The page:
This article explores the connections between the internet, politics and gender in Singapore, a nation which has one of the highest rates of computer use and internet connectivity in the world. It examines the nature and effectiveness of government regulation of access to the web, and the effects of Singaporeans’ avid adoption of the internet on the conduct of politics in the island state. Despite the generally authoritarian approach of the government to the media and the imposition of some controls over the net, the internet has provided the means for the development of an alternative political discourse, challenging to both the one-party state and the patriarchal society. While acknowledging the problems of restrictive defamation laws and other official controls, as well as the issue of self-censorship by users, it is argued that the internet shows strong potential for contributing to the democratization of Singaporean politics and to raising the profile of issues of gender relations and gender equity.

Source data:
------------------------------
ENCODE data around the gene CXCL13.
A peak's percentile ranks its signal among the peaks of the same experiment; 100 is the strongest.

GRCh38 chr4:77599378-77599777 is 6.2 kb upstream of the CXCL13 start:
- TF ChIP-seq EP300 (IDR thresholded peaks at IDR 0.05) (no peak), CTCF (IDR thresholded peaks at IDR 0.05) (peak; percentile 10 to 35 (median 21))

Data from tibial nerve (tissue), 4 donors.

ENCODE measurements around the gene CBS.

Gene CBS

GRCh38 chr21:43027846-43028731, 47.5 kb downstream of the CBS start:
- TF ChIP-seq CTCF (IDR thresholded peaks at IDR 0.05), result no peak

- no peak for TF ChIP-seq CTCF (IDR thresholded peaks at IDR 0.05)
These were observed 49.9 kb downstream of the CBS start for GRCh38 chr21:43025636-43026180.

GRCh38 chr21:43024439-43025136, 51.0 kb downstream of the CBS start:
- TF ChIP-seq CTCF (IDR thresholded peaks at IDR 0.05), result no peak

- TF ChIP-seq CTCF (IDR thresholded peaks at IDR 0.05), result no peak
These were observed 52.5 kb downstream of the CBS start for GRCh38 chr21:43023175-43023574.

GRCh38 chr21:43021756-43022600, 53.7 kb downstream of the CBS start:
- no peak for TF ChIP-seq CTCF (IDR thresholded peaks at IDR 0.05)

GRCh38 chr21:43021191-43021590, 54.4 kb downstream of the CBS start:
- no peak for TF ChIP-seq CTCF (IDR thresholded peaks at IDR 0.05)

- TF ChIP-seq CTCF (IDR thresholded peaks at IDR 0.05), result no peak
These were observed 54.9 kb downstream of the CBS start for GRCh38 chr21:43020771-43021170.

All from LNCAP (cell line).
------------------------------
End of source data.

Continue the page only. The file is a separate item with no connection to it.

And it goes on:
|Number of pages||16|
|Journal||Review of History and Political Science|
|Publication status||Published - Jun 2014|